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6 Writing Tips To Increase Your $$$

6 Writing Tips To Increase Your $$$

We rely on written words to get what we want.   As uber-consultant Alan Weiss says, “Language controls discussion, discussion controls relationships, and relationships control business.”  Do you make your writing as compelling as possible?

Improve your writing and you’ll change the arc of your career.  Yes, you can literally double or triple your salary because articulate, effective leaders get paid much more than “muddled thinkers.”  Language and leadership are inseparable. Your history has not been shaped or moved by mediocre words.

Why edit your words?  Because every thought or word produced by the firing of your neurons is not immediately fit for public consumption.

Your may doubt that salary claim but look at your resume.  A well-written resume can be the difference between obtaining a satisfying job and a dead-end one.  Effective writing makes a huge difference in every job, eg, a researcher who writes effectively will get 5 – 10 times as many grants over their career.

If you’re an ascending leader, your ability to use words to motivate others can easily double your rate of advancement.  It’s good to be obviously intelligent but better to consistently articulate recommendations that can be acted upon by others.  Communicating with clarity increases your value.

Here’s how to communicate clearly all the time:

1.) Have a repeatable message.  Too many blogs, articles, and emails   have no clear message, which makes it impossible to repeat.  In our digital age, being easily repeated is the difference between fame and forgotten.

For example, search engines place clear and focused pieces much higher than random and rambling ones.

Creating repeatable messages is necessary to increasing your salary or income.  In most companies, it takes more than one person’s opinion to double your salary.  The people who control your financial fate must be able to easily grasp both your messages as well as the value you add.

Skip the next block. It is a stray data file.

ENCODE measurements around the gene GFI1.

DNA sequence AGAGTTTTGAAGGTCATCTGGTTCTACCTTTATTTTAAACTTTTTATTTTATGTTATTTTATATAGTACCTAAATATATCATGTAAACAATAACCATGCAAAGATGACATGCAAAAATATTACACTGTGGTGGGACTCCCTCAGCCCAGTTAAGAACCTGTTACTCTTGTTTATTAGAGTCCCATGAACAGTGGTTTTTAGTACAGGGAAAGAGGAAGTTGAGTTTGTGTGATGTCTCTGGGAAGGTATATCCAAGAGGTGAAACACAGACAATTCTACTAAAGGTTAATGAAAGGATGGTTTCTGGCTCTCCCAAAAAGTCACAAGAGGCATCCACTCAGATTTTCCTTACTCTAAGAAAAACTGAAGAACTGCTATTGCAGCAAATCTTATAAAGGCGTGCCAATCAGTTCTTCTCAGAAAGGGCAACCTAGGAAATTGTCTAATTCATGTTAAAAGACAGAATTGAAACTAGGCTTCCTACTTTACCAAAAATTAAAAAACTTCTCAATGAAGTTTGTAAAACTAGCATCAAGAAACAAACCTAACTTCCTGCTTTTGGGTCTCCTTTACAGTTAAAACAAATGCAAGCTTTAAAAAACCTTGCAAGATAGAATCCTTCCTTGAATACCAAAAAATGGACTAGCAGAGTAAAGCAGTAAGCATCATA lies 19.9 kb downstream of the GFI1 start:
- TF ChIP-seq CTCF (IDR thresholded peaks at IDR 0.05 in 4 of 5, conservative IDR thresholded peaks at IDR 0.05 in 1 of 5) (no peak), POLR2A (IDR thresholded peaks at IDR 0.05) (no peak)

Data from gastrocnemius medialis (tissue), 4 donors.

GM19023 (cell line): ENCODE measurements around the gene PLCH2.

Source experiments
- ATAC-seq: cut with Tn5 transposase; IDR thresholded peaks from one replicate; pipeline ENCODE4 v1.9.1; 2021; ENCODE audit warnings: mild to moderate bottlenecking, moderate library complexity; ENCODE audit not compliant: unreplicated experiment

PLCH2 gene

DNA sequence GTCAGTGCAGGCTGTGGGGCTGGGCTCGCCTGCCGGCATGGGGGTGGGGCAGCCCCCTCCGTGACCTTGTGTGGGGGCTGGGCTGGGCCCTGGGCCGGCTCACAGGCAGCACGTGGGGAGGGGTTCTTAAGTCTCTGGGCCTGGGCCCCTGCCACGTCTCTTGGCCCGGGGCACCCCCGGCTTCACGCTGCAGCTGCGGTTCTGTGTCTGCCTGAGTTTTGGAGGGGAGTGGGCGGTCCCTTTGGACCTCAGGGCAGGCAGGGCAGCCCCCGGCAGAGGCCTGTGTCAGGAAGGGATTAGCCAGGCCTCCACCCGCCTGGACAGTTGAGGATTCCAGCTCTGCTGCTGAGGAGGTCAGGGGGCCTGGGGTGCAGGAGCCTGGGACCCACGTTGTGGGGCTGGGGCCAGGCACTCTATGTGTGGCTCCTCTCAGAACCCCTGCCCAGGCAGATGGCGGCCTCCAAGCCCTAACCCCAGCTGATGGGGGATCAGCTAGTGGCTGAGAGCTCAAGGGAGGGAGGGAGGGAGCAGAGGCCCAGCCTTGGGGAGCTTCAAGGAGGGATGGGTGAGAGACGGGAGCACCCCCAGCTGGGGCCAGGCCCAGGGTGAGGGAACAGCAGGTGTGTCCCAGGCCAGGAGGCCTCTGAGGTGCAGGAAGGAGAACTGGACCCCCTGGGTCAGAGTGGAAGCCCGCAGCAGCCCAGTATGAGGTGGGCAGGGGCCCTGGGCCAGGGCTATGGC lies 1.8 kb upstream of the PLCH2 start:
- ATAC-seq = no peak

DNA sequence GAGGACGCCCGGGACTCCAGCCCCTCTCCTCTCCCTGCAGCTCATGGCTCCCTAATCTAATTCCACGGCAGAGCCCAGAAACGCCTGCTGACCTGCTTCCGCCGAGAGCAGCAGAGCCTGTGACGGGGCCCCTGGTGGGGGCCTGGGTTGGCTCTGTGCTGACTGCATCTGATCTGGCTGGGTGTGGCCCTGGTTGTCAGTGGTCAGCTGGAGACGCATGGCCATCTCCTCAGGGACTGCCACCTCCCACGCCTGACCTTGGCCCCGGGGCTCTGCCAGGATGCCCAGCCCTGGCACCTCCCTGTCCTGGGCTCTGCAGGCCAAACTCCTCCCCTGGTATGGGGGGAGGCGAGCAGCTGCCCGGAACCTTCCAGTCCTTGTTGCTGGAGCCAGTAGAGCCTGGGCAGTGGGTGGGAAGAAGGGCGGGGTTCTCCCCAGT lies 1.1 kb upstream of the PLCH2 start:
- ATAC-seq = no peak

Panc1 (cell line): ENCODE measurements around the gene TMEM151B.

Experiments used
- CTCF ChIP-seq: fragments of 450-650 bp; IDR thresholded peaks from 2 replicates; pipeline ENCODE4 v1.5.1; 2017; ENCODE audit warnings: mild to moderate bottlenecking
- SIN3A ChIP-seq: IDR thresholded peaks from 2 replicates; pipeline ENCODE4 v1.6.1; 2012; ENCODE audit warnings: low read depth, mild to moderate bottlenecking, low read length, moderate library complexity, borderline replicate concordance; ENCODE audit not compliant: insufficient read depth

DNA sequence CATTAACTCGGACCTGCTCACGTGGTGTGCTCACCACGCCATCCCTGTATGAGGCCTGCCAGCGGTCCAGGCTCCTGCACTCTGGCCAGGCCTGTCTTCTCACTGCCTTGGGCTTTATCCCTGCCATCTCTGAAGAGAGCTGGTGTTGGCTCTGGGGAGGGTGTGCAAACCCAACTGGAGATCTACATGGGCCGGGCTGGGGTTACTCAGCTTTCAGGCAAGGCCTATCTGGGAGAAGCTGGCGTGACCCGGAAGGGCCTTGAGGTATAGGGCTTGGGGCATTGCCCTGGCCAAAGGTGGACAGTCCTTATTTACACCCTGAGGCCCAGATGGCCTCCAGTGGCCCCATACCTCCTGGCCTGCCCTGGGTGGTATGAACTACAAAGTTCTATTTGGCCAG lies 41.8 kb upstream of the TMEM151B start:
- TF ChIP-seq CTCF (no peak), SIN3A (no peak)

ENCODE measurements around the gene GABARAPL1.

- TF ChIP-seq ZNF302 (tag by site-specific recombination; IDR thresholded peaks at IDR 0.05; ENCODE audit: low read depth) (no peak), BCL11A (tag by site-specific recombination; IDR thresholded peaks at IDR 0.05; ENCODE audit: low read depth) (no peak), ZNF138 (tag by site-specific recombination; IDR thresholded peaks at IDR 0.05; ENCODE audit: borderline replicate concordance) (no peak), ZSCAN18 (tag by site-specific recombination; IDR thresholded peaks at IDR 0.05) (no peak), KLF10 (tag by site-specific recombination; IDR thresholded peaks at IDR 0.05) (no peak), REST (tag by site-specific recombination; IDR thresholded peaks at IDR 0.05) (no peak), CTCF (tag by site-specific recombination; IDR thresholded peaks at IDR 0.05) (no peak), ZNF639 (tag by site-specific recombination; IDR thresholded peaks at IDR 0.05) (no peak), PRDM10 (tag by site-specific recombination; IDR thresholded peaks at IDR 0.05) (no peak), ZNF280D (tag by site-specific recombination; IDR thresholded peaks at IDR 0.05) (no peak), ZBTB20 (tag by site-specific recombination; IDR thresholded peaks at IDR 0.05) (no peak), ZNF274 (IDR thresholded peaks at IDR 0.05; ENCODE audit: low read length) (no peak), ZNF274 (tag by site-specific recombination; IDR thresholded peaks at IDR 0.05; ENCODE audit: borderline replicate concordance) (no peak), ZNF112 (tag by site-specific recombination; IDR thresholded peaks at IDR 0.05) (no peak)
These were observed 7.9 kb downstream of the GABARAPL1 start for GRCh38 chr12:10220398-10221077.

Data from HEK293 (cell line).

Ask yourself: why am I writing this?  What do I want the reader to takeaway?  More importantly, what do I want the reader to do after reading my words?

2.) Know your audience.  Writing everything in the same style is simply ineffective.  Instead adapt your style and approach to match the needs of the people you wish to influence.

Bosses don’t think like their subordinates.  The people in Accounting don’t think like the people in Marketing.  Write accordingly.

Some people crave facts and figures, others crave stories.  To deliver a message into someone’s brain you must package it in a form they can assimilate easily.  That may mean using 100 words or less; for others, it may mean including three pages of support materials.  Your task as a communicator is to know the requirements of each audience.

Ask yourself:  who is going to read this and how do they think?  You’ll find clues by re-reading anything that they sent to you.

3.) Be powerful, not passive.  Powerful professionals do things; they don’t sit passively while others take action.  But too many professionals write in the passive tense, like this:

After careful consideration, our department’s new operating policy was approved this morning by the management team.

That’s lousy writing.  No one gets excited by it.  Far better to write:

We just created five simple principles to make daily life in our department easier and simpler.

Whenever you write, show people how and why to take action.

4.) Use examples.  Examples lift your words from abstract thoughts (which most people ignore) to concrete realities.  It’s a fact, if you don’t know how to implement an idea, it isn’t useful to you.

Examples show readers how to implement your ideas.

If you want your boss to approve a new expense, tell then why the expense is a good investment then give examples of how it will expedite progress to the goal.

5.) Use more pictures and fewer words.  Know why nearly every LinkedIn article (and this one) starts with an image?  Because people read articles with images.

The same is true for documents.  People think in pictures.  Omitting pictures is failing to reach people.  Plus, you can use images to direct attention to your key points.

Don’t waste words.  This is crucial.  Only use as many words as is necessary to get your point across clearly.  No more.

6. Write at least three drafts.   You may argue but the hard reality is that you need to rewrite your first draft and then keep rewriting until you’ve accomplished all five aforementioned tips.

I write at least three drafts of everything, even emails.  When I violate this principle, I regret it.  By regret, I mean it costs me:  I don’t get the appointment, I don’t get a reply, I am misunderstood, I lose business, etc.

I learned the hard way so you don’t have to.

with input by Bruce Kasanoff

About Dr. Duff Watkins [www.execsearch.com.au]

international executive search consultant / author-- dispensing career advice about how the job market really works


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